3. Among the complex system of activities and inhibitions we have a vast group of observances of high religious significance. The building of churches, monuments, and shrines, is a very significant religious activity, occupying sometimes long periods of time; an activity the significance of which transcends the mere obtaining of the completed edifice. The various systems of religious bodily mutilation produced throughout the savage world are important primarily as social activities, and the scars resulting from these mutilations are important as signifying that the activity has been carried out. Among many of the tribes of Africa and the Pacific Islands, who circumcise males, and sometimes females, and perform other mutilations of the body as symbols of initiation into tribal fellowship, the mutilations are but parts of an extensive ritual which accompanies them; and the scars are badges indicating that the individual has undergone not only the surgical operation, but also the other rites. The records of baptism, confirmation, and other ceremonials of the civilized churches serve the same purpose. Among the savages generally the various bodily decorations and ornaments employed in addition to scars are badges indicating the social status of the individual which has been conferred or recognized through the ceremonial activities which he has carried out; and indicating also the activities he is thenceforth entitled to carry on systematically. The question as to the extent to which these classifications are socially religious and the extent to which they are otherwise social, is one not easily solved in any society.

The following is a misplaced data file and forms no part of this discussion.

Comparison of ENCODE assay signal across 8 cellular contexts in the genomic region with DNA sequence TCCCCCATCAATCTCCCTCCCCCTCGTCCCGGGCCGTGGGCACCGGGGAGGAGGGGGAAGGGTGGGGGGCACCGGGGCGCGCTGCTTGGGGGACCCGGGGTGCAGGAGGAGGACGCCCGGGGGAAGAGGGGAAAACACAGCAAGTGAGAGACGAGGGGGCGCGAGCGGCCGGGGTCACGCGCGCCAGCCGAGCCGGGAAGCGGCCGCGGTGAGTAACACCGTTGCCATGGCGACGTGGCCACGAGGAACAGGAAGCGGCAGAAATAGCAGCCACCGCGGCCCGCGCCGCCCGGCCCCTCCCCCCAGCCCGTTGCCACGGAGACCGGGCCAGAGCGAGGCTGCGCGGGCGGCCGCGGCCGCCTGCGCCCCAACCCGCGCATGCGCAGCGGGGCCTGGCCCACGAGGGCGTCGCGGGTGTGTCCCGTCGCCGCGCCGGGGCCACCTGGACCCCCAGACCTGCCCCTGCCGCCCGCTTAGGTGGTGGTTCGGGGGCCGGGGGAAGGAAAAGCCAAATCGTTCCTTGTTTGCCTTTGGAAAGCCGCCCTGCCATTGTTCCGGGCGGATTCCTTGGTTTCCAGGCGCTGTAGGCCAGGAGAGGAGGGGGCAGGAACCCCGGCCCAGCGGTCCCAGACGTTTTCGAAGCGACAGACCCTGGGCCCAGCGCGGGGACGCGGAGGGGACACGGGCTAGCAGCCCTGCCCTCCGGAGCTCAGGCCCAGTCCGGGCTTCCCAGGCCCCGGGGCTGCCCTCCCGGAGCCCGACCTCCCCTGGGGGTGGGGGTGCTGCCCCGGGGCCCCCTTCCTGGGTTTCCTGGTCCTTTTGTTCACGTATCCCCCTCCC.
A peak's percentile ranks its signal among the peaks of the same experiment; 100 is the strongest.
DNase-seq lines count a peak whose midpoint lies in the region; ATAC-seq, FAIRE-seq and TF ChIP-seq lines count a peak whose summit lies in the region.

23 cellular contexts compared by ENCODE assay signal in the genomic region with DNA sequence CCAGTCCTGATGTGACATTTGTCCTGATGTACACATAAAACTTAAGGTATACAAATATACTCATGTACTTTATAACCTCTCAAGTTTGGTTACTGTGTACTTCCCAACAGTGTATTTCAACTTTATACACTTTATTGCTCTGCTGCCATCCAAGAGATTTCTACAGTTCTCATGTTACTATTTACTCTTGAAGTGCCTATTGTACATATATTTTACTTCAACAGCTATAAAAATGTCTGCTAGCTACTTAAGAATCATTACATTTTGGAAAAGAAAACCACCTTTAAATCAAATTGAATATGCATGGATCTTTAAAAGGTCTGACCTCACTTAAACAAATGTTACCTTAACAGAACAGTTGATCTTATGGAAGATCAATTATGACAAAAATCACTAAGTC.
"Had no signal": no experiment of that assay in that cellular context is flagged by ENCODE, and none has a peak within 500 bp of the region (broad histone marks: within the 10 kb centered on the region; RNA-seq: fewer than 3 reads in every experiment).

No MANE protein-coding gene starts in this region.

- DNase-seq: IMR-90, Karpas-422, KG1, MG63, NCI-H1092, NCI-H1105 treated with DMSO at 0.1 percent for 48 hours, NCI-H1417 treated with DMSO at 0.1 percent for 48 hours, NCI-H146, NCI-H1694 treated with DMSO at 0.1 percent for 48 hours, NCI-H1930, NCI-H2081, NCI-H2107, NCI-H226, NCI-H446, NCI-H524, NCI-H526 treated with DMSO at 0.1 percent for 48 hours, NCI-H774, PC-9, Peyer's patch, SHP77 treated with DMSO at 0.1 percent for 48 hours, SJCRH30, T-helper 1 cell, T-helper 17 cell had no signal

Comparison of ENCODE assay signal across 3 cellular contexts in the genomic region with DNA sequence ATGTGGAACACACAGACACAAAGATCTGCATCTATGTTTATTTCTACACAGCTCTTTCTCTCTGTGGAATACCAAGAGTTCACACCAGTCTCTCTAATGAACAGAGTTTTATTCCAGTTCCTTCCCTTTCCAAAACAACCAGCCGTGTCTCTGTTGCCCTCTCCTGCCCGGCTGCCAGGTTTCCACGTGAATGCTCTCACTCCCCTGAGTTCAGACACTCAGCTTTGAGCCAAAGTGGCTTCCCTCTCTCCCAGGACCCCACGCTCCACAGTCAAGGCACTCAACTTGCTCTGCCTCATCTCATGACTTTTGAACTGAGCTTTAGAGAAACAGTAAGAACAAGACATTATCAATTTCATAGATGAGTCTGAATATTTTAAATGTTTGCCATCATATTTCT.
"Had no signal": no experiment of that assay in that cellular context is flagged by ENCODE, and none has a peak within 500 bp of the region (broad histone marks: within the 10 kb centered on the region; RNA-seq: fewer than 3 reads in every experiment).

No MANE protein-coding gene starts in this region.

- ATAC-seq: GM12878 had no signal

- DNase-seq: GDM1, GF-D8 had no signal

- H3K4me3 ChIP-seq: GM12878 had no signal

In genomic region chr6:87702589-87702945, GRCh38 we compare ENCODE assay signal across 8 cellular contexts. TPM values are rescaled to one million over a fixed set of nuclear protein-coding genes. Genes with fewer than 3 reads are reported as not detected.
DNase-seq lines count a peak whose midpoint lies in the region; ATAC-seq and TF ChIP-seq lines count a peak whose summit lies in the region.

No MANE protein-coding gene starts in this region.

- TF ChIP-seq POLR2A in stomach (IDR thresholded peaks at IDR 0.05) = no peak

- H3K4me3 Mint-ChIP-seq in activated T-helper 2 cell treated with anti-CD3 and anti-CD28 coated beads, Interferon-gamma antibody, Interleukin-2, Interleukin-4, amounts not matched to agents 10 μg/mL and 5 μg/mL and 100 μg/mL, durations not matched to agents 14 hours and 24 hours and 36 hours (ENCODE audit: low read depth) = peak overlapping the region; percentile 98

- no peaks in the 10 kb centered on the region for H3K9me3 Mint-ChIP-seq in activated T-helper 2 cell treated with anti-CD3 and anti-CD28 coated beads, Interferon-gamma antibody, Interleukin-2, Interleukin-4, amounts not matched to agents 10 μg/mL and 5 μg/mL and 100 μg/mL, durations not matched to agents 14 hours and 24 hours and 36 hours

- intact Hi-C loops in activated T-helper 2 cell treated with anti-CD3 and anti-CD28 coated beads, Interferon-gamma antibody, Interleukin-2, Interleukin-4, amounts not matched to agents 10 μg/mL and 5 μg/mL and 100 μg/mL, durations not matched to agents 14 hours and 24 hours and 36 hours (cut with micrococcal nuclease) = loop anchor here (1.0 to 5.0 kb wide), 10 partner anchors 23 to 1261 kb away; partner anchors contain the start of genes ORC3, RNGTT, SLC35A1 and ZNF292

Social religion everywhere has involved complicated systems of acts which may not be done (which are tabooed), and acts which are obligatory; extending through the spheres of everyday life, quite outside of specific religious observances. In certain religions, one may not labor on the seventh day of the week. In certain religions the flesh of this or that animal may not be eaten. In certain others wine may not be drunk. In some religions one must always execute certain ceremonial acts before eating and drinking. To varying extents in different religions, religious activities and inhibitions are
( 118) commingled with the various practical activities of life. These systems are modified by the more independent rituals above mentioned. Foods, for example, which are tabooed to the young boy may be permitted after circumcision, or other initiation ceremonies; and the acquiring of higher badges of rank usually involves the assumption of further obligations of a religious nature.